". . . What is more, Endelo was not without recourse insofar as its duty to comply with its obligation was concerned. Assuming for the sake of argument that the suspension in question was indeed illegal, records show no effort on the part of Endelo to have the said suspension lifted by the Embroidery and Apparel Control and Inspection Board. As aptly observed by petitioner, such omission has bolstered the submission that the suspension of Endelo’s license was proper and the alleged pilferage was the main cause therefor. Moreover, it does not appear that Endelo was precluded from exporting the imported materials subject of the controversy, in their original state, within two (2) years from the time they were deposited in the bonded warehouse of the Bureau of Customs." 3
Movant next argues that R & B should not be held liable for more than the face value of the bonds. This argument indeed has its merit. Section 176 of the Insurance Code provides:jgc:chanrobles.com.ph
"SECTION 176. The liability of the surety of sureties shall be joint and several with the obligor and shall be limited to the amount of the bond. It is determined strictly by the terms of the contract of suretyship in relation to the principal contract between the obligor and the obligee, (as amended by P.D. No. 1455)."cralaw virtua1aw library
The face values of the bonds issued by respondent-movant are hereunder itemized, viz:chanrob1es virtual 1aw library
R & B Bond Face Value of the Bond
(1) 0064 dated 20 February 1970 P500,000.00
(2) 0067 dated 18 March 1970 as
increased by Bond
Indorsement dated 29 April
(3) 0067 dated 01 March 1970 as
increased by Bond
Indorsement dated 29 April
(4) 0073 dated 10 April 1970 500,000.00
The trial court required respondent-movant R & B to pay petitioner the total amount of P4,305,017.00, representing taxes and duties due to it in the four causes of actions covering the four embroidery bonds, which was well above the total face value of the bonds in the sum of P3,000,000.00. R & B’s liability should instead be computed thusly:chanrob1es virtua1 1aw 1ibrary
Duties and Amount Due
Taxes Due (Legal Interest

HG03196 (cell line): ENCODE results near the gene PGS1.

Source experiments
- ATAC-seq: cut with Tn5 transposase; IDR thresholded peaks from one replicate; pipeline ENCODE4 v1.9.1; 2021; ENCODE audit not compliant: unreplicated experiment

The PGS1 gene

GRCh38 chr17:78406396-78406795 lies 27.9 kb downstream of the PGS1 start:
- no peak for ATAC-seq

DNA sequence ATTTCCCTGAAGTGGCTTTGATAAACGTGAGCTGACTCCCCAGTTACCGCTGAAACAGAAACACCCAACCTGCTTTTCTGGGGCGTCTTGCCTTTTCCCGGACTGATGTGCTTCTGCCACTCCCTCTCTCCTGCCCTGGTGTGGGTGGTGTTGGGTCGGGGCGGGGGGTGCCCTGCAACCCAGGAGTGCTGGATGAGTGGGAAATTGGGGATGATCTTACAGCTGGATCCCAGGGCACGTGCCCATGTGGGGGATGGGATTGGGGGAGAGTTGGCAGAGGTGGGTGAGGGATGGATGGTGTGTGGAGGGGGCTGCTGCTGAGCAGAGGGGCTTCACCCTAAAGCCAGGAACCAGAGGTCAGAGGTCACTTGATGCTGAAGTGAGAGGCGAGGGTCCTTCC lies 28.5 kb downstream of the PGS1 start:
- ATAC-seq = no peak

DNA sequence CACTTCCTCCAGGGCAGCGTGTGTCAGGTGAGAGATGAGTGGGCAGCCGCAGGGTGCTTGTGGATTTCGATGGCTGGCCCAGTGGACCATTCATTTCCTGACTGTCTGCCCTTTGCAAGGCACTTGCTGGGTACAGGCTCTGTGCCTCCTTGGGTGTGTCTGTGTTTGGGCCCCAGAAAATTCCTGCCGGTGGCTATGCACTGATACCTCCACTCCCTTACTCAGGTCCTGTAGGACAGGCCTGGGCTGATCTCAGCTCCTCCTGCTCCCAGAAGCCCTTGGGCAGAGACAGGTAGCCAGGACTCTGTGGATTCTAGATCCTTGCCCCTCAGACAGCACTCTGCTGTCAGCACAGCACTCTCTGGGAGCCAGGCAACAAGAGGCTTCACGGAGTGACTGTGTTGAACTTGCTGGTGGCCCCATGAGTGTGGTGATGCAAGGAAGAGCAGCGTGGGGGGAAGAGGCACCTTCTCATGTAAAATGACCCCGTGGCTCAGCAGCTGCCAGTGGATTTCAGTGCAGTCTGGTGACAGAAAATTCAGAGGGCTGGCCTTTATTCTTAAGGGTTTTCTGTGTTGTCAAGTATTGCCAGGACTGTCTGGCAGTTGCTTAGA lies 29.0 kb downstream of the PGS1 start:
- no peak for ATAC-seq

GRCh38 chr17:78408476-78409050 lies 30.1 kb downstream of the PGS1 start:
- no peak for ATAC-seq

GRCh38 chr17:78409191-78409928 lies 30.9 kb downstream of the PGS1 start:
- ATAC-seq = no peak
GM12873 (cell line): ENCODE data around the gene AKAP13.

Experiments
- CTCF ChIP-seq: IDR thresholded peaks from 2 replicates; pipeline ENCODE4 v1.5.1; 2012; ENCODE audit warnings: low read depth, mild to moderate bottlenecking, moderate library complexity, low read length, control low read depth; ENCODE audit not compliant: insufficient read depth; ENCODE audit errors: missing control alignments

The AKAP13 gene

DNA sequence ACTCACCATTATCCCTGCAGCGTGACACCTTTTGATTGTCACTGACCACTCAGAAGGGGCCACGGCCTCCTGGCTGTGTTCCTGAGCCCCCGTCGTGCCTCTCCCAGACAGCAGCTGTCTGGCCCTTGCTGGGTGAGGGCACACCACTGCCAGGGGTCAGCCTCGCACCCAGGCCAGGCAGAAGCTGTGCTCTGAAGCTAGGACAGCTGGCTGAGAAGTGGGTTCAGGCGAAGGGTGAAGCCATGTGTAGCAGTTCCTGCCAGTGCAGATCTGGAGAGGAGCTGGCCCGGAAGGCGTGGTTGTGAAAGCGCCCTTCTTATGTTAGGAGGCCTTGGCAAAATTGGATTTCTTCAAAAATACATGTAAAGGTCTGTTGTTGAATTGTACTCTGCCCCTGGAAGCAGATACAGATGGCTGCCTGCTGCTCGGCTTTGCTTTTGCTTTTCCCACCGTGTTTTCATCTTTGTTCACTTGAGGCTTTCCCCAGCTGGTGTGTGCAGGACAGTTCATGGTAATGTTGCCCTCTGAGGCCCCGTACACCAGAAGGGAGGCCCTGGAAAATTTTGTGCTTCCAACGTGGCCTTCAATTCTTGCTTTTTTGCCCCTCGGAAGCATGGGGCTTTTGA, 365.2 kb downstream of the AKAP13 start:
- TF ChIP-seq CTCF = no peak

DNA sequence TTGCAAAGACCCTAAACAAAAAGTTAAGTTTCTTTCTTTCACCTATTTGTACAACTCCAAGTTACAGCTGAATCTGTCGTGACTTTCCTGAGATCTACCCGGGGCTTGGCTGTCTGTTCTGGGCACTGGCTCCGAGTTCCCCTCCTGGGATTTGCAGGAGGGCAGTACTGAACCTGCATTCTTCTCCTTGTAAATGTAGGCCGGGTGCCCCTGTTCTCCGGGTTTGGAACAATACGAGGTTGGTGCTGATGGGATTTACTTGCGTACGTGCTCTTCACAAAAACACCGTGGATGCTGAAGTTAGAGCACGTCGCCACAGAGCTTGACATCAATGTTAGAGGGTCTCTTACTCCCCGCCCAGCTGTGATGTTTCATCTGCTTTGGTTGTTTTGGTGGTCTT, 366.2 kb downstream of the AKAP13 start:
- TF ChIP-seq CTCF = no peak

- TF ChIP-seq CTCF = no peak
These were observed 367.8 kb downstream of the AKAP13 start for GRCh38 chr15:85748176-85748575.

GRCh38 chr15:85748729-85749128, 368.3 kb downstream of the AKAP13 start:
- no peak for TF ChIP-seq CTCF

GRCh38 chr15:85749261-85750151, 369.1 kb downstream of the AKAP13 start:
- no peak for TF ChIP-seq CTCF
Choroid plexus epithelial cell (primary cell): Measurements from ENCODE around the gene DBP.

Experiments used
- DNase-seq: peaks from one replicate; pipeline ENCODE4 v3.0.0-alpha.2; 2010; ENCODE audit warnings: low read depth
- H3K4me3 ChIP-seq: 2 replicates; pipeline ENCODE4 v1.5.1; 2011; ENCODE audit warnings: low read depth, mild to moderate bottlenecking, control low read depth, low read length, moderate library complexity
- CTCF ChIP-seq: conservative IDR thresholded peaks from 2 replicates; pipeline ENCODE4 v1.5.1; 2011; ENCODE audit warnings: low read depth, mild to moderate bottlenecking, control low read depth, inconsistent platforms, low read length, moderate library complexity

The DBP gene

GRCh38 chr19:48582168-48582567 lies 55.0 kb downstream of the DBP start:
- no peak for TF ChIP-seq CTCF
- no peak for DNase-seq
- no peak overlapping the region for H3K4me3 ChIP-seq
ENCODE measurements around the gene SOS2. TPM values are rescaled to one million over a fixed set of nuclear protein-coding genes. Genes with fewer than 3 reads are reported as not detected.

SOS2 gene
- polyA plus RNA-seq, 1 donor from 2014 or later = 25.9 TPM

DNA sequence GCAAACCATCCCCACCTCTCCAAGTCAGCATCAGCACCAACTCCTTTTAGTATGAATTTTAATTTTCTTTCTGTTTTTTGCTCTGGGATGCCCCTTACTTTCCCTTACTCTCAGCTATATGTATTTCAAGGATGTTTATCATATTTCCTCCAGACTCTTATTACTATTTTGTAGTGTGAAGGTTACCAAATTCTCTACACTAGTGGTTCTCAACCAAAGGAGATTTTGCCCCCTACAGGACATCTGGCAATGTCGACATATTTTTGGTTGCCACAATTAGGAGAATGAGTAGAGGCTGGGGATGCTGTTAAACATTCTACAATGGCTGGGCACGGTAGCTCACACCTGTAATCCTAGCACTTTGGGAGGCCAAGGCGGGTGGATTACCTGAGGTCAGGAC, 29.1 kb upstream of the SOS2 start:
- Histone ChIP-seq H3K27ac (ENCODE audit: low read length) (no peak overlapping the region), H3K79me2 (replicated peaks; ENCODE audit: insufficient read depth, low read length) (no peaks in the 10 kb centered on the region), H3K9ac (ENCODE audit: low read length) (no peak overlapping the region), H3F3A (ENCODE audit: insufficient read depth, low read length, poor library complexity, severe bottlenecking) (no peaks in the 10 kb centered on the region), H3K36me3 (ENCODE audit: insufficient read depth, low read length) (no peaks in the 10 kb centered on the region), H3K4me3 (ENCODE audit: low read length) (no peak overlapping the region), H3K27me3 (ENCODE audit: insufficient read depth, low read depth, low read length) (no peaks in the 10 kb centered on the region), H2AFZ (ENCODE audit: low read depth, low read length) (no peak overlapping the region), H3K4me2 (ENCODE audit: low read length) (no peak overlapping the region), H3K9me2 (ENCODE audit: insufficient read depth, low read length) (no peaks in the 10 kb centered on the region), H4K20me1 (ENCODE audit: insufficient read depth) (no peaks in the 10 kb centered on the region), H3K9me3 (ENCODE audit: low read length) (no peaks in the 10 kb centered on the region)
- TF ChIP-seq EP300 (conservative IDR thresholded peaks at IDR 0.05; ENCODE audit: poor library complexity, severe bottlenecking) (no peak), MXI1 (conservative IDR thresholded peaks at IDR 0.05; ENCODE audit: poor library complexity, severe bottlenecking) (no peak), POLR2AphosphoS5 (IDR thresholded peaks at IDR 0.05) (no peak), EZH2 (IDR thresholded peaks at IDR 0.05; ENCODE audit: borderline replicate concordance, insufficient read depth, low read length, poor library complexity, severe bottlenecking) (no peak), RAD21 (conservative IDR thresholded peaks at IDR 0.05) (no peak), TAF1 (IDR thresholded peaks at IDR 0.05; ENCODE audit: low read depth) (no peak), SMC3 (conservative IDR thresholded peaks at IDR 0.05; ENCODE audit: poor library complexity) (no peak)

Petitioner R & B Bonds excluded)
(1) P1,515,798.00 (0064) P500,000.00 P500,000.00
(2) 662,961.00 (0067) 1,000,000.00 662,961.00
(3) 1,200,651.00 (0073) 500,000.00 500,000.00
(4) 925,607.00 (0067) 1,000,000.00 925,607.00
—————— —————— ——————
TOTAL P4,305,017.00 P3,000,000.00 P2,588,568.00
plus "legal interest" on the amount due (P2,588,568.00) from the time of the filing of the complaint until fully paid. R & B’s claim that it should not be held liable to pay legal interest thereon cannot be sustained since the payment for legal interest is for the incurrence of default and the necessity of judicial collection. 4
Respondent-movant opines that its liability should be pro-rated with that of CICI since R & B’s liability is solidary with that of Endelo and not with CICI. The contention is unacceptable considering that the joint and several liability of the surety (R & B) and the obligor (Endelo) gave petitioner the right to compel performance of the full obligation from both Endelo and R & B or from either of them. 5chanrob1es virtua1 1aw 1ibrary
WHEREFORE, the motion for reconsideration is partially granted by modifying the decision of the Regional Trial Court, dated 13 February 1989, limiting the liability of respondent R & B Surety and Insurance, Inc., for duties and taxes due to petitioner only in the amount of P2,588,568.00 plus legal interest thereon, however, from the filing of the complaint until fully paid. The decision of this Court sought to be reconsidered is thusly modified.
Melo, Panganiban, Gonzaga-Reyes and Sandoval-Gutierrez, JJ.
1. Rollo, pp. 247-248.
2. Rollo, p. 283.
3. Rollo, pp. 242-244.
4. Smith Bell and Co., Inc. v. Court of Appeals, 267 SCRA 530; PNB v. Luzon Surety, 68 SCRA 206.
5. Art. 1216. The creditor may proceed against any one of the solidary debtors or some or all of them simultaneously. The demand made against one of them shall not be an obstacle to those which may subsequently be directed against the others, so long as the debt has not been fully collected. (New Civil Code)